Sustained, intense efforts to vaccinate were getting the world very close to eradicating polio, which is caused by a virus and can cause devastating paralysis. More than 3 billion children have been vaccinated since 2000, and this strategy reduced the disease burden by an estimated 99 percent, and prevented the infection of 13 million children, according to the World Health Organization (WHO). While many lives were improved and saved, there was an unfortunate problem; the weak virus used in the vaccine was able to evolve and caused some outbreaks of polio. The vaccine-derived outbreaks impacted communities in which not everyone was vaccinated and also infected a few vaccinated people too.
The Gates Foundation helped fund an effort to create a new vaccine that would not pose these risks and was designed to be unable to evolve to cause disease. Promising results have come out of the phase 1 clinical trial of the new oral polio vaccine, the first in fifty years.
In 2017, UC San Francisco virologist Raul Andino, Ph.D. and colleagues learned that the poliovirus went through the same three evolutionary changes in every vaccine-derived outbreak they investigated.
Andino and Andrew Macadam, Ph.D. of the UK's National Institute for Biological Standards and Control (NIBSC) and colleagues have now applied that knowledge to decades of research on the polio vaccine, and found a way to make a new vaccine that cannot move through those evolutionary changes. A portion of the viral genome that is necessary for it to infect humans has now been stabilized so that it cannot be modified, even when it exchanges genetic material with other viruses. The work has been reported in Cell Host and Microbe.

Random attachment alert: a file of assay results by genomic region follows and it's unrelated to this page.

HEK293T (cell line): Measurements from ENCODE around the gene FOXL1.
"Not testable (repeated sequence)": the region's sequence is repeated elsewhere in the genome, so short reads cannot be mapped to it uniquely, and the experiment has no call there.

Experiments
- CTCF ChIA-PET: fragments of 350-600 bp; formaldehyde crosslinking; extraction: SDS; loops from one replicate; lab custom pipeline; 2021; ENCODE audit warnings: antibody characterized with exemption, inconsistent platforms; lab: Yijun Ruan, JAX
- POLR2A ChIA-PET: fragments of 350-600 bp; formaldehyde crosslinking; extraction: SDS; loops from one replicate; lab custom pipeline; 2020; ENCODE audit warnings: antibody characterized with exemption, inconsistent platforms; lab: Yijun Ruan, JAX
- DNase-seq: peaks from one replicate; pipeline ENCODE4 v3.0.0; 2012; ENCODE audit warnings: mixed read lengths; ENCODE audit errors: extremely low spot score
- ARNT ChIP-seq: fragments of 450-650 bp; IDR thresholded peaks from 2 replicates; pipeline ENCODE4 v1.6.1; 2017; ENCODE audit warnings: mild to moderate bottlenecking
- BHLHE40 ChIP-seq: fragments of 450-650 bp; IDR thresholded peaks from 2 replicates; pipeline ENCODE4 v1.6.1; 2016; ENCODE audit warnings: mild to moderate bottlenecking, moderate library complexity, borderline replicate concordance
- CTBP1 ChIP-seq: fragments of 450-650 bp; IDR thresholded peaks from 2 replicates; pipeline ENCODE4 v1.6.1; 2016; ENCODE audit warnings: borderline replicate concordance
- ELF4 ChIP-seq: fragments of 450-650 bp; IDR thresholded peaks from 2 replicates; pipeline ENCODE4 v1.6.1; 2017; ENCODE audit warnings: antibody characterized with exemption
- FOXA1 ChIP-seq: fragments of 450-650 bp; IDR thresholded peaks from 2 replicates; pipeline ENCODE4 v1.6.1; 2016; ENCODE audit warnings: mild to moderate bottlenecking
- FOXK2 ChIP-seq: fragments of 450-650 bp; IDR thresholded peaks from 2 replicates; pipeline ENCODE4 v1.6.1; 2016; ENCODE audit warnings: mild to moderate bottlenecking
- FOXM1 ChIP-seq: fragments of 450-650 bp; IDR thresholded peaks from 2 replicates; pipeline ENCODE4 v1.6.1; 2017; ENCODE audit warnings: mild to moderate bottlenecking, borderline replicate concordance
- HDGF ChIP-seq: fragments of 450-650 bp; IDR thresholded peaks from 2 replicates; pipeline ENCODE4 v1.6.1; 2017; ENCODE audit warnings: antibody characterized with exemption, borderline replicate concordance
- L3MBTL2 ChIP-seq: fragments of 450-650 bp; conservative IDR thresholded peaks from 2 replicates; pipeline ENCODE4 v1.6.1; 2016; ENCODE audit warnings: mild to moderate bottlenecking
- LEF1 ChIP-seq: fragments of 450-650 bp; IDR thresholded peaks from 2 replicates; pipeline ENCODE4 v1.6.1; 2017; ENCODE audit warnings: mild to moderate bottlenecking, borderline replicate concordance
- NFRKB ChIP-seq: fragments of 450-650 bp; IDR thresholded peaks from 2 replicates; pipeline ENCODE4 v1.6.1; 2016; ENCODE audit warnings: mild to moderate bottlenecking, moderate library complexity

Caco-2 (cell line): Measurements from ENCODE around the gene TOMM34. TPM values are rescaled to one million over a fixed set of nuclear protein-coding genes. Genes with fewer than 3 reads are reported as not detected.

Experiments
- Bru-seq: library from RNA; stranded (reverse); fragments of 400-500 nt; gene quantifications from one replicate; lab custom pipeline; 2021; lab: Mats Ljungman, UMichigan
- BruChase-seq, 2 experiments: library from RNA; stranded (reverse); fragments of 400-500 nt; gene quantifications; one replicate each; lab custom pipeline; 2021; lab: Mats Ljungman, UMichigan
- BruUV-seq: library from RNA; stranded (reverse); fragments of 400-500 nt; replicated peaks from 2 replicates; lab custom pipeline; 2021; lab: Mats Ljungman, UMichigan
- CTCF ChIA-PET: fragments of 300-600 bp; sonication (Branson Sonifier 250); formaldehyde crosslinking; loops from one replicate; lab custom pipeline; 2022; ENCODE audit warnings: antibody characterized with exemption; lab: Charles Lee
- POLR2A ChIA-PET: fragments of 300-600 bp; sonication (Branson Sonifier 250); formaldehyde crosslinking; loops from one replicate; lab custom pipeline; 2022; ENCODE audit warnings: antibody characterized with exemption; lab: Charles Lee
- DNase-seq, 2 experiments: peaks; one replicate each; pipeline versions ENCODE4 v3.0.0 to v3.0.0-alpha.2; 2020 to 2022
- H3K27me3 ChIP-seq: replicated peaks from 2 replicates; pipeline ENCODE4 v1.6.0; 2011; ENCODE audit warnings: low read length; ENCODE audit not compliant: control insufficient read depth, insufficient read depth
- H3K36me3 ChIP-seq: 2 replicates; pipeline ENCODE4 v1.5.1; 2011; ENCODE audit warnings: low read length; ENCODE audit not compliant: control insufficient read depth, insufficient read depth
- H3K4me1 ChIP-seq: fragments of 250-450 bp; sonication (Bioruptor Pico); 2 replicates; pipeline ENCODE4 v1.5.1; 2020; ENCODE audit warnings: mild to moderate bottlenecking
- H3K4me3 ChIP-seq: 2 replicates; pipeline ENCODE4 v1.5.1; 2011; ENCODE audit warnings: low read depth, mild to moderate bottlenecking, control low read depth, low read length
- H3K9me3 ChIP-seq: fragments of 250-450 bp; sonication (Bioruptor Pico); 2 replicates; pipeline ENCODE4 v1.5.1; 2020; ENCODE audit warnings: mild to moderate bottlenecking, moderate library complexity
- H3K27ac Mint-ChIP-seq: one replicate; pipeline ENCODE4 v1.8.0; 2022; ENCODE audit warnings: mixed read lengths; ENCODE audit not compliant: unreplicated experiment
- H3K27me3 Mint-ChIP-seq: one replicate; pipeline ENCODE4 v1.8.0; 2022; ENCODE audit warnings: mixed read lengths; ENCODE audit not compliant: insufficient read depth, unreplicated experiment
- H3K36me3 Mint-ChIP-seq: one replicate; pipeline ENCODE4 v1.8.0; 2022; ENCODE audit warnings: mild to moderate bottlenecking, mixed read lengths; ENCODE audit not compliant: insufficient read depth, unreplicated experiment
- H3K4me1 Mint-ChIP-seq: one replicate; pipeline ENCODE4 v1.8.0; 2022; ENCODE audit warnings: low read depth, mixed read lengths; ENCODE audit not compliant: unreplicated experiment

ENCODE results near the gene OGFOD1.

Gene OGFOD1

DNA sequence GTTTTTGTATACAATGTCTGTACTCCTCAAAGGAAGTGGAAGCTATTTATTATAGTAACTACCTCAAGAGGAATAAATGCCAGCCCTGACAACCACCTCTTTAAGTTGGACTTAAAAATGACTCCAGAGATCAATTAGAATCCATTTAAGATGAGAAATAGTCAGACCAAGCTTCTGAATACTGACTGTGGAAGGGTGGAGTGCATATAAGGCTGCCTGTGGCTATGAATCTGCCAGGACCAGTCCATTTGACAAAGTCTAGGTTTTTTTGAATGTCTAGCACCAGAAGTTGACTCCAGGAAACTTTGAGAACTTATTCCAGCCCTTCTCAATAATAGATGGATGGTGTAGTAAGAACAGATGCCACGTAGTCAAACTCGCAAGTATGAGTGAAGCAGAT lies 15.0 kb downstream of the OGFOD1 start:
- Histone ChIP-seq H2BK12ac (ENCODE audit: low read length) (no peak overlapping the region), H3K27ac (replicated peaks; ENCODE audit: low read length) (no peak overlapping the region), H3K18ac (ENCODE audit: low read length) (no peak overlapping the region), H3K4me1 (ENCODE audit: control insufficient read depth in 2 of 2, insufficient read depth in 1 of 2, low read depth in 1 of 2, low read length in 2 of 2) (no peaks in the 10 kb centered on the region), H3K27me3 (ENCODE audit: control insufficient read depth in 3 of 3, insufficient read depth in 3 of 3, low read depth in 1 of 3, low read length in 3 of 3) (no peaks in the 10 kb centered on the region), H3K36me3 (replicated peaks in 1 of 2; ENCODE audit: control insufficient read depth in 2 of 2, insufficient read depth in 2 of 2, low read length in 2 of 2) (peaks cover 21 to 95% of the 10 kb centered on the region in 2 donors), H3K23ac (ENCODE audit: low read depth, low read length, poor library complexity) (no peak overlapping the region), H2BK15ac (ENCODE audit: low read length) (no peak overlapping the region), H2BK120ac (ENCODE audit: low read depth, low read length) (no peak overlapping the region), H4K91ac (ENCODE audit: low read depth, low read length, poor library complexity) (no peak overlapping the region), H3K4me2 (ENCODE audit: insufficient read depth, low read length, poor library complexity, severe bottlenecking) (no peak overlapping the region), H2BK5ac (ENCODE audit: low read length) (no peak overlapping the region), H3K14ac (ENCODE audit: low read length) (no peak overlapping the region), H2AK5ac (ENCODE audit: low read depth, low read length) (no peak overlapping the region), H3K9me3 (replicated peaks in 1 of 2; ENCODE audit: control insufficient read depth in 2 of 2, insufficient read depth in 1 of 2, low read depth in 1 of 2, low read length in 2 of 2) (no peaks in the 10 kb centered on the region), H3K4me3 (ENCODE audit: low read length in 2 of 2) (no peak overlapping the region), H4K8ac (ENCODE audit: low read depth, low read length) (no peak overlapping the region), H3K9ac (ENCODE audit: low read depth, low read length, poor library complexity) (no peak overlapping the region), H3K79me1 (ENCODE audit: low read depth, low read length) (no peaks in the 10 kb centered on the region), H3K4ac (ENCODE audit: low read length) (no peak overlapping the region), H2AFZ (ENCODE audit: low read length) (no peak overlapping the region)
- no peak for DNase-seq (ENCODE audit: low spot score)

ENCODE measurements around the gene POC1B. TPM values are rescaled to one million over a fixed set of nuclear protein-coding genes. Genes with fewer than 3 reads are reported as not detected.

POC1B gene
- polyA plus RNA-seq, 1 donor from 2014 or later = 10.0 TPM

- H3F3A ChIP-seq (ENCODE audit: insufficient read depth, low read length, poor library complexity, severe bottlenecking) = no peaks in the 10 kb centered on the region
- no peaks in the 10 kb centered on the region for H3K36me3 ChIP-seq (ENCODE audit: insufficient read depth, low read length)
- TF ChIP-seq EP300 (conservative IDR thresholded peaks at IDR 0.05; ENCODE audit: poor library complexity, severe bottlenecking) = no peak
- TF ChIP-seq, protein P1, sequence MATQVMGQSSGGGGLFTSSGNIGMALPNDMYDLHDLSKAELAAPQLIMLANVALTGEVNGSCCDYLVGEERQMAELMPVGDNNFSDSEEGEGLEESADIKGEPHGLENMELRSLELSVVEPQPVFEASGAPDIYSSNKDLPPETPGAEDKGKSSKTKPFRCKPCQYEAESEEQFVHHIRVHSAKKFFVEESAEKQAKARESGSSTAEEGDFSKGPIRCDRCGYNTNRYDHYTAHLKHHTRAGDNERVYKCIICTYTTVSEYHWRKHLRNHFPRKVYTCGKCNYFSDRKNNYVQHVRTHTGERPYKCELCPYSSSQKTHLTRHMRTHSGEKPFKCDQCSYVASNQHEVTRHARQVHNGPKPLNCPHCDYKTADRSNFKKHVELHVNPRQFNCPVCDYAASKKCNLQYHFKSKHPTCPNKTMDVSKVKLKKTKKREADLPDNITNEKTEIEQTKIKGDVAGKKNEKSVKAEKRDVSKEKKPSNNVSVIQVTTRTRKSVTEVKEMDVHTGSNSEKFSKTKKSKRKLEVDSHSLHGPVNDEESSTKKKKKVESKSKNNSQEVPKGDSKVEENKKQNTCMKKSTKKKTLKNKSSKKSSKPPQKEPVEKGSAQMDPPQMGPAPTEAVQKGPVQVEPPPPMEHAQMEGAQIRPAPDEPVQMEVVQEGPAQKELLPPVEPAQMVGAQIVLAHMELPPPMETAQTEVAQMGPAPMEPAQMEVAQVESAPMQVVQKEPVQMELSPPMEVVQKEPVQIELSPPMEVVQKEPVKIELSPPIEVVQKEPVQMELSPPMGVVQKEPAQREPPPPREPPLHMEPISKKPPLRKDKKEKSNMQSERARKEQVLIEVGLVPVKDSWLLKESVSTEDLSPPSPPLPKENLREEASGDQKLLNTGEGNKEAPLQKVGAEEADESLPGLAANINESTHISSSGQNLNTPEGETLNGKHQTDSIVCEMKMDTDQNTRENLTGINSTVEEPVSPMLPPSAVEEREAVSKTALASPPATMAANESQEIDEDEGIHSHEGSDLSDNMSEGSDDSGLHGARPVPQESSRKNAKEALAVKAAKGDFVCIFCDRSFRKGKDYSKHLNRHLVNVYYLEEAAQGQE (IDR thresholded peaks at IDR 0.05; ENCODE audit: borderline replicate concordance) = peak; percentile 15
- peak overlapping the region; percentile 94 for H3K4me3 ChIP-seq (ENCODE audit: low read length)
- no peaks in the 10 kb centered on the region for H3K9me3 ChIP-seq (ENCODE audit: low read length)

"To my knowledge, this is the first effort to rationally design a live attenuated virus based on detailed understanding on its biology, as opposed to the standard approach of blindly passaging the virus in animal cells to eliminate human virulence through poorly understood mechanisms," explained Andino, a professor of microbiology and immunology at UCSF.
In this phase 1 trial, fifteen adults previously vaccinated adults received the newly designed vaccine. The new polio vaccine was found to be more effective and more stable than the one it was made from; plentiful antibodies were generated in the study participants, and the viral particles that were shed in their stool were not capable of infecting mice. The viral particles that are shed in the same way by the previously used vaccine, on the other hand, infect mice and cause around 90 percent to develop paralysis.
A phase 2 trial of the new vaccine is happening now and a phase 3 trial is being planned by WHO, said Andino. They are hopeful that the new vaccine can be fast-tracked for use in outbreaks caused by vaccine-derived polio.
The COVID-19 pandemic has temporarily suspended the polio vaccination campaign, so the Andino lab is studying SARS-CoV-2. They are creating a mouse model to study the spread of the virus and how it causes disease. Andino wants to take a methodical approach that takes advantage of biological pathways in the virus, instead of a quicker route that uses viral particles that may create complications.
"I believe the lesson of polio is that it will take time to develop an optimal vaccine against SARS-CoV-2, and early efforts are likely to meet with unexpected challenges," Andino said. "Once we do have safe and effective vaccines, they'll need to be produced at global scale, which will probably require the use of older technologies that are already in place. Given how little we know about this new coronavirus, I'm betting we'll need all the weapons we can muster."